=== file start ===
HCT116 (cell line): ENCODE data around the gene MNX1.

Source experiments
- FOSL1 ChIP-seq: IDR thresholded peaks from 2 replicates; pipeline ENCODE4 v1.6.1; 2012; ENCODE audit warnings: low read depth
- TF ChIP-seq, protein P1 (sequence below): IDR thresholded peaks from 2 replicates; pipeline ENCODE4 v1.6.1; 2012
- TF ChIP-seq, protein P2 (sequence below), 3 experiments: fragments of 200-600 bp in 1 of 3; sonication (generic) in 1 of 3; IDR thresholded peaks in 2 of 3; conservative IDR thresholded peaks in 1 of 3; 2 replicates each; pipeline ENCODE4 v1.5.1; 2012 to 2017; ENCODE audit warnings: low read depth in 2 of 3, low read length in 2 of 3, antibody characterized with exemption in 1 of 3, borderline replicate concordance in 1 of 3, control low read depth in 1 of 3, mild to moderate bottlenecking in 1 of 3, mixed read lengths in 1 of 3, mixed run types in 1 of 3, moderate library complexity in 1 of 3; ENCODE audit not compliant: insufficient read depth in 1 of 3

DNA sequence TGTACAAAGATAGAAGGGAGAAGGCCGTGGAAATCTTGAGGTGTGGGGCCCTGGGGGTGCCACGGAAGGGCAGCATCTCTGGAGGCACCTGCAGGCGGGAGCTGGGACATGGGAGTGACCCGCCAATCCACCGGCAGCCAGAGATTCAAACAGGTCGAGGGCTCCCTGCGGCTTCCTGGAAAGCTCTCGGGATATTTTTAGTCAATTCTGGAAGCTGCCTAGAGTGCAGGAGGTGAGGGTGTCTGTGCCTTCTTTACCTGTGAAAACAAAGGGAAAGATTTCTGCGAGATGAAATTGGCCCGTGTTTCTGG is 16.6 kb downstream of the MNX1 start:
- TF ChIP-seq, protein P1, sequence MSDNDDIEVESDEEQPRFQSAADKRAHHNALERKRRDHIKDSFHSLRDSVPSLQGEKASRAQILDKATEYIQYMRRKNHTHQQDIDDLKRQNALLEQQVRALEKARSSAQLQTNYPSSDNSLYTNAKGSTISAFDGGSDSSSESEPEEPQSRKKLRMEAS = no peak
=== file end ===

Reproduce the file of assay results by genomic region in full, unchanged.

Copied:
HCT116 (cell line): ENCODE data around the gene MNX1.

Source experiments
- FOSL1 ChIP-seq: IDR thresholded peaks from 2 replicates; pipeline ENCODE4 v1.6.1; 2012; ENCODE audit warnings: low read depth
- TF ChIP-seq, protein P1 (sequence below): IDR thresholded peaks from 2 replicates; pipeline ENCODE4 v1.6.1; 2012
- TF ChIP-seq, protein P2 (sequence below), 3 experiments: fragments of 200-600 bp in 1 of 3; sonication (generic) in 1 of 3; IDR thresholded peaks in 2 of 3; conservative IDR thresholded peaks in 1 of 3; 2 replicates each; pipeline ENCODE4 v1.5.1; 2012 to 2017; ENCODE audit warnings: low read depth in 2 of 3, low read length in 2 of 3, antibody characterized with exemption in 1 of 3, borderline replicate concordance in 1 of 3, control low read depth in 1 of 3, mild to moderate bottlenecking in 1 of 3, mixed read lengths in 1 of 3, mixed run types in 1 of 3, moderate library complexity in 1 of 3; ENCODE audit not compliant: insufficient read depth in 1 of 3

DNA sequence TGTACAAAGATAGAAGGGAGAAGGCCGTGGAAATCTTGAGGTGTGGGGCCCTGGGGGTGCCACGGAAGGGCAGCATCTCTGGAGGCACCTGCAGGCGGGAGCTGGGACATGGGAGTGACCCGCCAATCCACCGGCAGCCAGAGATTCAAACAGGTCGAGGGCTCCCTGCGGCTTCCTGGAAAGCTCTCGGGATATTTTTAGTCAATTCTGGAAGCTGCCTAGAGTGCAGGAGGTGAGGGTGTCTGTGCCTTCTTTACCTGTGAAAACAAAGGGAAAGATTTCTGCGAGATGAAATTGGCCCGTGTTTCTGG is 16.6 kb downstream of the MNX1 start:
- TF ChIP-seq, protein P1, sequence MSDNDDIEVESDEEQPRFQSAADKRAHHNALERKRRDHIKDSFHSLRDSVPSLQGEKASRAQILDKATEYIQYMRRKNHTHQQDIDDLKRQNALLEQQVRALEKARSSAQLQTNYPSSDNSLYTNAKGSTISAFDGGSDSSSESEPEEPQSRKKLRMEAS = no peak